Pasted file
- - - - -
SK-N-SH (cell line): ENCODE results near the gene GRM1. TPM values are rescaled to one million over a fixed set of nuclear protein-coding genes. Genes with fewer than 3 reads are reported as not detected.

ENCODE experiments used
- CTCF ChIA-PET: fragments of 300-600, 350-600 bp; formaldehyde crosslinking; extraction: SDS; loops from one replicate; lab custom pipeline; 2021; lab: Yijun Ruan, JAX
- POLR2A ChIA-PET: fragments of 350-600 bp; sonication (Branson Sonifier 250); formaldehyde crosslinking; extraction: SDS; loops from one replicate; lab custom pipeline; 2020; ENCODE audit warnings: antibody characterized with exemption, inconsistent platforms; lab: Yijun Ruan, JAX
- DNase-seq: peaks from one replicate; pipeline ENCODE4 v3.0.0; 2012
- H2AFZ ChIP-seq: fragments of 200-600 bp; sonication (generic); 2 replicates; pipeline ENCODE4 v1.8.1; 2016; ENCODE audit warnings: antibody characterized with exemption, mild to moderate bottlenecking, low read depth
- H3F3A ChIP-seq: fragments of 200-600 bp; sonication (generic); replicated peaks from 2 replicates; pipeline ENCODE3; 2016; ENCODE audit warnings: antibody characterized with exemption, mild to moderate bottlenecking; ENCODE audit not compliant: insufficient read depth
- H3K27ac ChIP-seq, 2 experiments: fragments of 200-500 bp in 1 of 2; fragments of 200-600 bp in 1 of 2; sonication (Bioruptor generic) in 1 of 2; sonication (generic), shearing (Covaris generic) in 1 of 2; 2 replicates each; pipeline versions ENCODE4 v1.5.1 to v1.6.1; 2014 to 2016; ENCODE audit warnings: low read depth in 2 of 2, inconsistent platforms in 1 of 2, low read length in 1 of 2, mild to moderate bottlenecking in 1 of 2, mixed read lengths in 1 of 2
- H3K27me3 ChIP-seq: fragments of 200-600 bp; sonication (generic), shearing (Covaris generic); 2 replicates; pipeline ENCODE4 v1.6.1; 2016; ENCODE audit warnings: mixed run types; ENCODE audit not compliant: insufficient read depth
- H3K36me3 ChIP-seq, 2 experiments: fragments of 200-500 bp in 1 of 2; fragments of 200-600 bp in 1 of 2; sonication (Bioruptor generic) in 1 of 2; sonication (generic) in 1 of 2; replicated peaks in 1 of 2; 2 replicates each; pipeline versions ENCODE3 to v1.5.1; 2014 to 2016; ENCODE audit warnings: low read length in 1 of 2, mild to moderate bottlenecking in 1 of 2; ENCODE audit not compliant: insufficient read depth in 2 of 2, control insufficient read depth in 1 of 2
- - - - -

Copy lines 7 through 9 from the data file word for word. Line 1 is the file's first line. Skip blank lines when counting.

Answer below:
- H3F3A ChIP-seq: fragments of 200-600 bp; sonication (generic); replicated peaks from 2 replicates; pipeline ENCODE3; 2016; ENCODE audit warnings: antibody characterized with exemption, mild to moderate bottlenecking; ENCODE audit not compliant: insufficient read depth
- H3K27ac ChIP-seq, 2 experiments: fragments of 200-500 bp in 1 of 2; fragments of 200-600 bp in 1 of 2; sonication (Bioruptor generic) in 1 of 2; sonication (generic), shearing (Covaris generic) in 1 of 2; 2 replicates each; pipeline versions ENCODE4 v1.5.1 to v1.6.1; 2014 to 2016; ENCODE audit warnings: low read depth in 2 of 2, inconsistent platforms in 1 of 2, low read length in 1 of 2, mild to moderate bottlenecking in 1 of 2, mixed read lengths in 1 of 2
- H3K27me3 ChIP-seq: fragments of 200-600 bp; sonication (generic), shearing (Covaris generic); 2 replicates; pipeline ENCODE4 v1.6.1; 2016; ENCODE audit warnings: mixed run types; ENCODE audit not compliant: insufficient read depth